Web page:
Stewart Collie took us through his journey of innovation, textiles and “Woolly Thinking”. Now working as a Science Team Leader at AgResearch, Stuart has forged a path as a leading expert on wool and its development as versatile and smart textile.
From bio-compatible textiles to electrically conductive polymers and working withThree Over Seven’s ‘WoolRunners’ he showed us how vital science and research is to those wanting to stay ahead of the game. Now being a part of a large Crown Research Institute (CRI), he highlighted how important it was to encourage innovation in CRI’s with schemes like their ‘Curiosity Fund,’ which allows money for scientists to develop their own experimental ideas and methods. The Curiosity Fund took simple project proposals and granted 20 projects a year with some becoming larger projects downstream.
After having the chance to work with a number of start-up companies such as softswitch (an Electronic Textile that Steve Jobs and Jake Burton put into a Burton Snowboard Jacket to control an iPod). He noted how important sound science and research can be to your success, providing the rigor that was so important over time.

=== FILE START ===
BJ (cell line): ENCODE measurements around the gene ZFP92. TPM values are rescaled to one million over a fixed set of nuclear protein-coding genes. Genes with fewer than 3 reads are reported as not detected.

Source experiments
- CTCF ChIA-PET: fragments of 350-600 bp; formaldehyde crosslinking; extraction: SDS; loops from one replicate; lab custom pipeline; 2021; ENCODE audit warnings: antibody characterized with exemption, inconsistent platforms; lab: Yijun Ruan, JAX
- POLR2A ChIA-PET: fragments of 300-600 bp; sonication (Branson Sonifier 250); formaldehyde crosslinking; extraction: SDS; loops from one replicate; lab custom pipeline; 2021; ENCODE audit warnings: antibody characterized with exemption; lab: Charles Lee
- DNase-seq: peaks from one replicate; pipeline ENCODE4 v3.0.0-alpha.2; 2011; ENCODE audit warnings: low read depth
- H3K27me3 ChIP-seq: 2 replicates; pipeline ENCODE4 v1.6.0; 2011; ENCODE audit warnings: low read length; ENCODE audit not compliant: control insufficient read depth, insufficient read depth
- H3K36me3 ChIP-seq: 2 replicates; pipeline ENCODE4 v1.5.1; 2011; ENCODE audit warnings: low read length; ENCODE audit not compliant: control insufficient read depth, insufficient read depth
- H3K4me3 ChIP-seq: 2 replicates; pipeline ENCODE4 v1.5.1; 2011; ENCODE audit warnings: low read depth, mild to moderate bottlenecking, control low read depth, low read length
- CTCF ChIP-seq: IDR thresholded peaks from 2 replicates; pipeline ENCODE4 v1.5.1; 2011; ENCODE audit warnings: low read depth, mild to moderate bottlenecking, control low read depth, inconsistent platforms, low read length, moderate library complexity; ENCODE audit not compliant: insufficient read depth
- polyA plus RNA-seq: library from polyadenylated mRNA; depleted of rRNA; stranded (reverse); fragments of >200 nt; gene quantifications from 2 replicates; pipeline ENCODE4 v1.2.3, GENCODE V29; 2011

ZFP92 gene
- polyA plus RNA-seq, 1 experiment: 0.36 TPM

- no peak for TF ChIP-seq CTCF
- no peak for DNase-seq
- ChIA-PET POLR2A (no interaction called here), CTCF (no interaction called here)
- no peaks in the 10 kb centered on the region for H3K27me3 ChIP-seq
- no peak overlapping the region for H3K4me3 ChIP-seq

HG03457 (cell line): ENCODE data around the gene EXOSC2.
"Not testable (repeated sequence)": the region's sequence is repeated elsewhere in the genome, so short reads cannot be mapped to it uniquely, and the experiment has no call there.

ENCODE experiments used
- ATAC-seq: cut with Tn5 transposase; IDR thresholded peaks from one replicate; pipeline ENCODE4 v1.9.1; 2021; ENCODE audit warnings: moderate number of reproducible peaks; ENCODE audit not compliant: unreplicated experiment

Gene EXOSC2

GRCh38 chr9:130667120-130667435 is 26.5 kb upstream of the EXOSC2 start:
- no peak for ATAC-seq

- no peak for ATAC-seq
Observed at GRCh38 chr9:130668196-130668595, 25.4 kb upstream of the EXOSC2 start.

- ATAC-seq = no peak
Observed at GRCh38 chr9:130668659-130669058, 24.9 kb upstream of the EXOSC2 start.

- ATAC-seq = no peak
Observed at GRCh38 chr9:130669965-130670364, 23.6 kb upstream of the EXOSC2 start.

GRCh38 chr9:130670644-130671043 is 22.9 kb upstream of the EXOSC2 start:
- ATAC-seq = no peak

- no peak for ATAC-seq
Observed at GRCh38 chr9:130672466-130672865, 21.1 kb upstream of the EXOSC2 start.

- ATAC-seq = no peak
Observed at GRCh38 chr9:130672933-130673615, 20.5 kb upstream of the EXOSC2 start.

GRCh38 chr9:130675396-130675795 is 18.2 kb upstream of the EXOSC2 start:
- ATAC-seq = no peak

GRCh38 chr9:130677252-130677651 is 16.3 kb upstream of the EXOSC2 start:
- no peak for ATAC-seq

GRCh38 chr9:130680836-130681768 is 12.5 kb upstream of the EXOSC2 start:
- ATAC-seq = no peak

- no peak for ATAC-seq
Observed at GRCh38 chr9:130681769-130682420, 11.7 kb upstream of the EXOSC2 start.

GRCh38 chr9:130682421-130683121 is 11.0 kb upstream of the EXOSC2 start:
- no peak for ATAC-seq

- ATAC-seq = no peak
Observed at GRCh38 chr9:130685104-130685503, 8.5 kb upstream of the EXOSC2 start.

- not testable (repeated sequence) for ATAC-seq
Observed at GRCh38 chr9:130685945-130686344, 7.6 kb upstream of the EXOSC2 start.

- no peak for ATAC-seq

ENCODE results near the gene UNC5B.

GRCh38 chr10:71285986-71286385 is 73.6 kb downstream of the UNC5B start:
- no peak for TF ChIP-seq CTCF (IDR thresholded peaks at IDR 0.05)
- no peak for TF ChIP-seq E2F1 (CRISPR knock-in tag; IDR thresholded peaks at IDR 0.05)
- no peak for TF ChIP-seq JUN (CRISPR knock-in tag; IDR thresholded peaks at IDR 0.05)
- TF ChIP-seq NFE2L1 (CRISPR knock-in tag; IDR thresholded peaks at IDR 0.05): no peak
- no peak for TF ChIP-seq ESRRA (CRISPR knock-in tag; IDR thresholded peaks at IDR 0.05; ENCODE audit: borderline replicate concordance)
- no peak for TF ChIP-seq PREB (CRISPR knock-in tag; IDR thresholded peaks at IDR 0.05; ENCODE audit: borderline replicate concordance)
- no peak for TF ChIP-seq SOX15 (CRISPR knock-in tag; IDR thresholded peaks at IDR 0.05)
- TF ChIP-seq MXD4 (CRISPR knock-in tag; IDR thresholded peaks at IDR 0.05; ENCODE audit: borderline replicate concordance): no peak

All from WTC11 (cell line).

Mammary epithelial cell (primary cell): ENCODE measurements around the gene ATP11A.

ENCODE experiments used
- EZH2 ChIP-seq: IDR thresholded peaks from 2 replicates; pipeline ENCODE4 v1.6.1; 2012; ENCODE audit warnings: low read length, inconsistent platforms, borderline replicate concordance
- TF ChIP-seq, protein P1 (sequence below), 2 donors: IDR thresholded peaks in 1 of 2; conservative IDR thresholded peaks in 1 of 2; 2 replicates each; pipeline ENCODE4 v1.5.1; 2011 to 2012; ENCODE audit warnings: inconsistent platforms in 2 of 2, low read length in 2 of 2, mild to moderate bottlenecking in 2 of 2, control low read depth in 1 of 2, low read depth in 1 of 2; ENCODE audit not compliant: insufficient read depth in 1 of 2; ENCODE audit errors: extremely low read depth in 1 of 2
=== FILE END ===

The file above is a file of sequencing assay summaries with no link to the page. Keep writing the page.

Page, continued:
He noted that many scientists can be adverse to commercialisation and joining start-ups, but it’s this exposure, mixed with fear of the unknown, that can become a great building block in understanding what it takes to commercialise research. He felt that Design and Science have much to learn from each other, and for innovation to succeed, you must understand where your product has come from, and whom it is going to.
- The role of design can enhance science and technology.
- Capture and encourage innovation in large organisations, don't let it fall through the cracks left undiscovered.
- he harsh reality of entrepreneurial start-ups can help science become more commercially focussed.